In essence, a winch is a drum of cable, wound by a mechanism. They’ve been around for a long time; hauling ships toward capstans, tightening rigging and lifting heavy loads such as sails. On land, many cranes and hoists depend on them too.
Over the years, there have been countless improvements: many now incorporate locks, brakes, ratchets and gears to control their work ratios. They can be powered manually, electrically, hydraulically, pneumatically or by a combustion engine. Some use a combination of power sources, for example a hydraulic winch with a solenoid controlled pawl. Below are six basic types.
These are mostly used for lighter work but can be operated by the batteries of transporting vehicles. They are relatively portable but not really suitable for extended use.
This includes air hoists and air tuggers. Their usual power source is compressed air and they are common in marine, oil, gas, and construction sectors. Compressed air winches are relatively environmentally friendly, efficient and easy to lock so that a load can be held in a particular position.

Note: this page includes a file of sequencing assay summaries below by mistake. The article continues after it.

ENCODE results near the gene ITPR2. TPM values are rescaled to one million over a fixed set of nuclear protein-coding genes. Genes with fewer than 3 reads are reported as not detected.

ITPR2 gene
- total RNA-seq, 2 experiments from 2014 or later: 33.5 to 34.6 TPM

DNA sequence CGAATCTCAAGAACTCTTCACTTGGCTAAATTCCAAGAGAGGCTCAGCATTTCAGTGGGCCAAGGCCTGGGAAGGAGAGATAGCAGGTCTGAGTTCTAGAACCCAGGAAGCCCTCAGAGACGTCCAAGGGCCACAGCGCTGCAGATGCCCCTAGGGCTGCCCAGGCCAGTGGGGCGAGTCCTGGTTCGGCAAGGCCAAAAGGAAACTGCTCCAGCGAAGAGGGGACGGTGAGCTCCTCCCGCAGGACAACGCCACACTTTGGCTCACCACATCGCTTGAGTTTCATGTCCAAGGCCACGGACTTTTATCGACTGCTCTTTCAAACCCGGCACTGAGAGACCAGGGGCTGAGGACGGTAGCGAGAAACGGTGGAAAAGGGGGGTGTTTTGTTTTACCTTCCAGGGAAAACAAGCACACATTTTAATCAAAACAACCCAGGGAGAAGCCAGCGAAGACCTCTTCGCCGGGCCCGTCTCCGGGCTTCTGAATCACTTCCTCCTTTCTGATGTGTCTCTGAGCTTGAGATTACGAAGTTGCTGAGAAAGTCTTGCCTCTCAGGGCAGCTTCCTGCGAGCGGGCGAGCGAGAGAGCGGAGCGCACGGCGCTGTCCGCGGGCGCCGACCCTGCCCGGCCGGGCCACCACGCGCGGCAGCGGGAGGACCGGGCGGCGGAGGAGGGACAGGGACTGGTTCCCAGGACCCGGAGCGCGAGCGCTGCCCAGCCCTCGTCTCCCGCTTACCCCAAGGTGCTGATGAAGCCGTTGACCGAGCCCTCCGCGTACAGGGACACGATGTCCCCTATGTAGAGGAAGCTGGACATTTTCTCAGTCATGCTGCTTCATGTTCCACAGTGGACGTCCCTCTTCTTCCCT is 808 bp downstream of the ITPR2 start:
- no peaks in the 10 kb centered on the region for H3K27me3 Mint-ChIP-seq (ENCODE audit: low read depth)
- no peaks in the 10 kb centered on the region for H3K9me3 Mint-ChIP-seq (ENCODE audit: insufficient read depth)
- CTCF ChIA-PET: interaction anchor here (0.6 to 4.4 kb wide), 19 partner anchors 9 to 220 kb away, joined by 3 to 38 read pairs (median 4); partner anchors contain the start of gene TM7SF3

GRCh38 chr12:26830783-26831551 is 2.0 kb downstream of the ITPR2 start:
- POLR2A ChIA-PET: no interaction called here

The hydraulic winch depends upon the transmission of force through a liquid medium, such as the examples here: https://www.brevini.co.uk/power-transmission/winches/ ).
Hydraulic winches have an advantage over pneumatic versions
because liquids are less compressible, but otherwise share similar advantages.
They are energy efficient and can be locked in position with less expenditure
of effort than electrically powered winches. They deliver long and consistent
pulls for extended periods and can support heavy loads. They also work
These can be powered by any of the above means and use a crankshaft and dog clutch to engage power (see one at https://i.ebayimg.com/images/i/290945234559-0-1/s-l1000.jpg). The line is easy to guide in any desired direction which is often an advantage in maritime applications and they can achieve a high speed pull.
Another mostly found on ships for dropping anchors and similar operations. The cable is maintained firmly on the drum, so loads can be dropped or retrieved faster.
These small winches have a spool at 90 degrees and are designed to rotate in one direction with a ratchet locking the other. Just a few turns on the drum and a light tension on the tail of the rope sustains a high load by friction. They are common on sailing boats.